Business travelers are taking more rides with Uber than with any other transportation provider.
Photograph by The Washington Post/Getty Images

Whether drivers are contractors or employees is a huge issue for the ride hailing app.

By Kia Kokalitcheva
March 4, 2016

Uber’s fight against having to classify its drivers as employees instead of independent contractors just became a little more complicated.

A former Uber driver in the San Diego, Calif. area has successfully applied for unemployment benefits, according to SF Weekly. Patrick Ely, the driver, was part of a group of drivers who filed a complaint against Uber last month claiming the ride-hailing company had violated the California Labor Act when it cut its prices in January.

The company subsequently suspended him from the service for what it described as a moving violation, Ely told the SF Weekly, adding that it can’t be the real explanation because the infraction was on his record even before he started driving for Uber.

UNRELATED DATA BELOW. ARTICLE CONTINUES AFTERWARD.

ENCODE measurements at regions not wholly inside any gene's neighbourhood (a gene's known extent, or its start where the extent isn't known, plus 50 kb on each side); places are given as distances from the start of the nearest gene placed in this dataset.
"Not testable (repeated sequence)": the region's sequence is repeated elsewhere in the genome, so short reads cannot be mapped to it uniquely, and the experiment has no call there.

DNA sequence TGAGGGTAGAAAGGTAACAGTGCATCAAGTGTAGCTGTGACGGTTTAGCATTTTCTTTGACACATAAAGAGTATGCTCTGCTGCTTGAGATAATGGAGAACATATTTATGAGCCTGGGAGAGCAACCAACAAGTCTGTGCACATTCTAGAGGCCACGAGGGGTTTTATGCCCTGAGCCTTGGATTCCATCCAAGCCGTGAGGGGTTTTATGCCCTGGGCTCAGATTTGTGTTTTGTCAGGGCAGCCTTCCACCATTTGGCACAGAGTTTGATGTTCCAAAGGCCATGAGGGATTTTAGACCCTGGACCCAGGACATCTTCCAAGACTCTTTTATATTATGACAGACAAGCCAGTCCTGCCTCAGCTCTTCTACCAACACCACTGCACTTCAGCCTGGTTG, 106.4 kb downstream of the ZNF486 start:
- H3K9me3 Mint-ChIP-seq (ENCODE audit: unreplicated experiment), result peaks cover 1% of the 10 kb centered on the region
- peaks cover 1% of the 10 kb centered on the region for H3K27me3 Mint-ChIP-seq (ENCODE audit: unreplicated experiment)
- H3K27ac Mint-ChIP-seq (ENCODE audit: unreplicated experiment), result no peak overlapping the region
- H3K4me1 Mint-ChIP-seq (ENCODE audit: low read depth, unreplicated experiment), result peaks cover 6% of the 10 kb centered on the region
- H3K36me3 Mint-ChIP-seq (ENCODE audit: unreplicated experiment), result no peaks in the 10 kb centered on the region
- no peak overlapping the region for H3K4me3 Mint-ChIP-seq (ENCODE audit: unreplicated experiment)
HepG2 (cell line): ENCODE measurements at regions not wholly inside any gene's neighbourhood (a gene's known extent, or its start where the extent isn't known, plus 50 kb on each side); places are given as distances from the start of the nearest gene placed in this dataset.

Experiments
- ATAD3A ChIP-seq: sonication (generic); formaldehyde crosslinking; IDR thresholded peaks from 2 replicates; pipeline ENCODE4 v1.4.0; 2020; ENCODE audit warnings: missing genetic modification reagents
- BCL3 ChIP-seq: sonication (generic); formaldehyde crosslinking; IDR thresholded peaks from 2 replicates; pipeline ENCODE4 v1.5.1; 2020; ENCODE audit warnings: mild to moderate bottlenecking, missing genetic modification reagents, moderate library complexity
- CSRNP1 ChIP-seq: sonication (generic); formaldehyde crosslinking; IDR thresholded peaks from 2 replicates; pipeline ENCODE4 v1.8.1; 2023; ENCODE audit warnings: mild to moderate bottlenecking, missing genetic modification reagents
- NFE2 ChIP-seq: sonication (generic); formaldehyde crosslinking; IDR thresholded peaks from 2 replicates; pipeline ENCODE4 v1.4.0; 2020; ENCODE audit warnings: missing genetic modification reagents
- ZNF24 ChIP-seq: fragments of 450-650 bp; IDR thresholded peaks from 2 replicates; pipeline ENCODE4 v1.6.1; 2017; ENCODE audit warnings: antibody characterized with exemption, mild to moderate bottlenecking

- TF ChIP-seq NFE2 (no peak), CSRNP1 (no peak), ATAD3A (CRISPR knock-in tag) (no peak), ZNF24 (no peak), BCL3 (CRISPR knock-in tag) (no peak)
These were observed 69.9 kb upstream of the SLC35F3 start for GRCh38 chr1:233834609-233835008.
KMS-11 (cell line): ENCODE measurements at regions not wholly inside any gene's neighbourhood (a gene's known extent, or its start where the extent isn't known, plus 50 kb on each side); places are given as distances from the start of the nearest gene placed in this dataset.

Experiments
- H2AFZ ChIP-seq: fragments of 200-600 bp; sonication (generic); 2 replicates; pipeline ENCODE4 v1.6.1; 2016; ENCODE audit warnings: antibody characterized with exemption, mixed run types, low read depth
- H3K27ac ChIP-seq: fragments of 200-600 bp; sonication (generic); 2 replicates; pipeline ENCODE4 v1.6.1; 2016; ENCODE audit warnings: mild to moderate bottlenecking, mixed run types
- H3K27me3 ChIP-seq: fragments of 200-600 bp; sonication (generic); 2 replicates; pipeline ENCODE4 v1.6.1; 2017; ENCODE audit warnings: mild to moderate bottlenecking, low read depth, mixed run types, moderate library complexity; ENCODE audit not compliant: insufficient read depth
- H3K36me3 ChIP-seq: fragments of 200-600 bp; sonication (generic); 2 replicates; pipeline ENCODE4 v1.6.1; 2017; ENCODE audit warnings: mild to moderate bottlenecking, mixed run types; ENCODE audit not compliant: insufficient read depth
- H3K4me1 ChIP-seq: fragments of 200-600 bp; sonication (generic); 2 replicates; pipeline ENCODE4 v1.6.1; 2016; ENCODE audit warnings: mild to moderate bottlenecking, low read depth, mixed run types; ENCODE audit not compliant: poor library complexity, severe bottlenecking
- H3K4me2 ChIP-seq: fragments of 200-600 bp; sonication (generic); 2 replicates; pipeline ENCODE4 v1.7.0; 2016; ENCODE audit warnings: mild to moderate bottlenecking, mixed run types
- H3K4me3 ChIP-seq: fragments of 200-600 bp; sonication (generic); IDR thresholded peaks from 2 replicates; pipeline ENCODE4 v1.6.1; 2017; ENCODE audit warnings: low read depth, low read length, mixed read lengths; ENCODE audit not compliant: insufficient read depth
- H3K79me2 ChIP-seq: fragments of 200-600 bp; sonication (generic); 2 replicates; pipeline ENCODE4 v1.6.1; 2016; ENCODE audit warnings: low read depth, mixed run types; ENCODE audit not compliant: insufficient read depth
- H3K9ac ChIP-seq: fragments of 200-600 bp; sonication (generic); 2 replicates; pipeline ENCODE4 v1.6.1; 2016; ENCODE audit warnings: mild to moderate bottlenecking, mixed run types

According to the report, not only did the California Employment Development Department recognize Ely as an employee when it granted him unemployment benefits (independent contractors don’t qualify), but it also sent him a questionnaire specifically tailored to Uber drivers.

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This case could potentially complicate matters for Uber, which is embroiled in a lawsuit over its classification of drivers as contractors instead of employees. Much of the case hinges on whether Uber exerts enough control over its drivers to tip the scale into full employment instead of independent contracting.

Last summer, the California Labor Department determined that a former Uber driver was indeed an employee and is entitled to be reimbursed for her expenses while on the job.

When reached for comment, an Uber spokeswoman told Fortune:

We disagree with the decision, but, since it only affects one person, and does not have any wider impact or set any formal or binding precedent, we continue to focus on the bigger picture: the O’Connor case. Labor Departments in thirteen states – including the California Employment Development Department (EDD) itself – have found individual drivers to be independent contractors.”

(The headline for this article was changed from the original for clarity. The story has also been updated with comment from Uber, and to clarify that Uber has not yet confirmed it told Ely his account was deactivated because of a moving violation.)

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